Peppers are one food in season -- if the plants have survived the drought.

If you go to one of the many farmers markets in the area this weekend, take a minute to talk with the purveyors about the problems they’re facing because of the drought.

Some, like Bob Mishler of Uncertain Farms in Seguin, have watched acres of plants burn in the merciless sun. He’ll still have his pickled and canned goods for sale at the Legacy on Sunday morning, but the fresh food from his farm is over for a while.

Neither he nor Cora Lamar from Oak Hills Farm in Poteet, who is at the Pearl Farmers Market on Saturdays, have any idea when to start fall planting, either, because of having to water the seeds. Many farmers usually begin their fall crops within the next few weeks, but no break in the weather could mean a lean fall for lovers of fresh food.

While not selling their wares at the farmers markets, wine grape growers and vintners are feeling the effects of the weather, too. For them, the news isn’t all bad, according to Becker Vineyards.They started their harvest early this year, says spokeswoman Nichole Bendele.

“Although we have a drip irrigation system in place, we are in a drought. We started the grape harvest about two weeks early, and will probably be finished by the end of August instead of the second or third week of September,” she says.  Besides Stonewall, we have another vineyard in Ballinger, and a third in Mason and also purchase grapes from growers in the Texas High Plains and West Texas areas.  Our winemaker, Russell Smith, says, that because of the drought the overall quantity is down, but because the grape clusters have such small berries, the wines of 2011 will be deliciously intense.”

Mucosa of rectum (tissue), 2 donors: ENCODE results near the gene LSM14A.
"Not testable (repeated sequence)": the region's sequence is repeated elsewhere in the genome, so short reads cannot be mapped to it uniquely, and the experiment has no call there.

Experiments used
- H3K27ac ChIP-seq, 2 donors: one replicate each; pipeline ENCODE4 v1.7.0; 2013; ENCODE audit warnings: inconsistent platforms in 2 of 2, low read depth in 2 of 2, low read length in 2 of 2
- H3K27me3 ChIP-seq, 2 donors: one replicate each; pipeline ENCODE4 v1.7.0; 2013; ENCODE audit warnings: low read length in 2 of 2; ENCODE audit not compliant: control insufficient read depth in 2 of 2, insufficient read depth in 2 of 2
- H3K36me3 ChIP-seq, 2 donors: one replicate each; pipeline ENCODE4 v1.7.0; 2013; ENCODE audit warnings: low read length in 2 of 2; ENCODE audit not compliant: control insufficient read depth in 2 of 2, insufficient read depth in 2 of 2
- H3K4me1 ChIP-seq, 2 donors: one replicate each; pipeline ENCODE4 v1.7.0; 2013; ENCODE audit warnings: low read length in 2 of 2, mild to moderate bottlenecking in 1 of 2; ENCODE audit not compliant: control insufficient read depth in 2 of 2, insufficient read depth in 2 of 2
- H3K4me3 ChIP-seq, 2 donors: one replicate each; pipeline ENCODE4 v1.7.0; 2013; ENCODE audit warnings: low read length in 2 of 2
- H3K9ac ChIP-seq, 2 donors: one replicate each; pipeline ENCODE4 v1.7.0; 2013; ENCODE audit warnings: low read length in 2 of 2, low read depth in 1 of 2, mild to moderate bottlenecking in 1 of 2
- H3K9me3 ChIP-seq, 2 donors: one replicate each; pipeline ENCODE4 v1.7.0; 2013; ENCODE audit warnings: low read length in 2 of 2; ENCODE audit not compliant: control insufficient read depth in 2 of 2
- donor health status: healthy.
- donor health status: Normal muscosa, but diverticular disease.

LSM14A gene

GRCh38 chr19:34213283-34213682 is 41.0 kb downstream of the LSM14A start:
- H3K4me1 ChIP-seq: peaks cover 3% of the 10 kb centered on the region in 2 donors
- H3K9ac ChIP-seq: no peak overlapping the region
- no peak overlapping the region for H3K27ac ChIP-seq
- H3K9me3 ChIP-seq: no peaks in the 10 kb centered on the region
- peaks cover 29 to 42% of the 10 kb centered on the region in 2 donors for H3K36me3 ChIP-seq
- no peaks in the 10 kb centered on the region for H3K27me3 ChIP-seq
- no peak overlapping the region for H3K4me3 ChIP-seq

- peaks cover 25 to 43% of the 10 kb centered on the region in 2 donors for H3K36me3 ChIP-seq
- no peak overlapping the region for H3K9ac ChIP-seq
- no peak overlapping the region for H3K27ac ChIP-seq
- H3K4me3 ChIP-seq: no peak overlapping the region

Farmers and winegrowers aren’t the only ones hurting. Linda Perez of L&M Grass-fed Beef says she’s been feeding her cattle hay for weeks now because the grass is dead, and the hay is not in abundant supply.

Perez, who is also at the Pearl on Saturdays, recently posted the following on Facebook: “Bought the most beautiful hay imaginable today, but it cost me: $65 in gas, 6 hours driving time, one blow out tire to replace, not to mention the price of the hay and the incredible heat to endure (had to have the heater on high in the truck to keep the engine from over-heating!). But you should have seen the look on the faces of the cows and calves when they finally got to taste it. Priceless.”

The cattle aren’t quite so carefree these days because sometimes she’s able to buy only enough hay for four days.

Of course, food doesn’t just magically land on the table because it’s mealtime. We’re learning that this summer the hard way.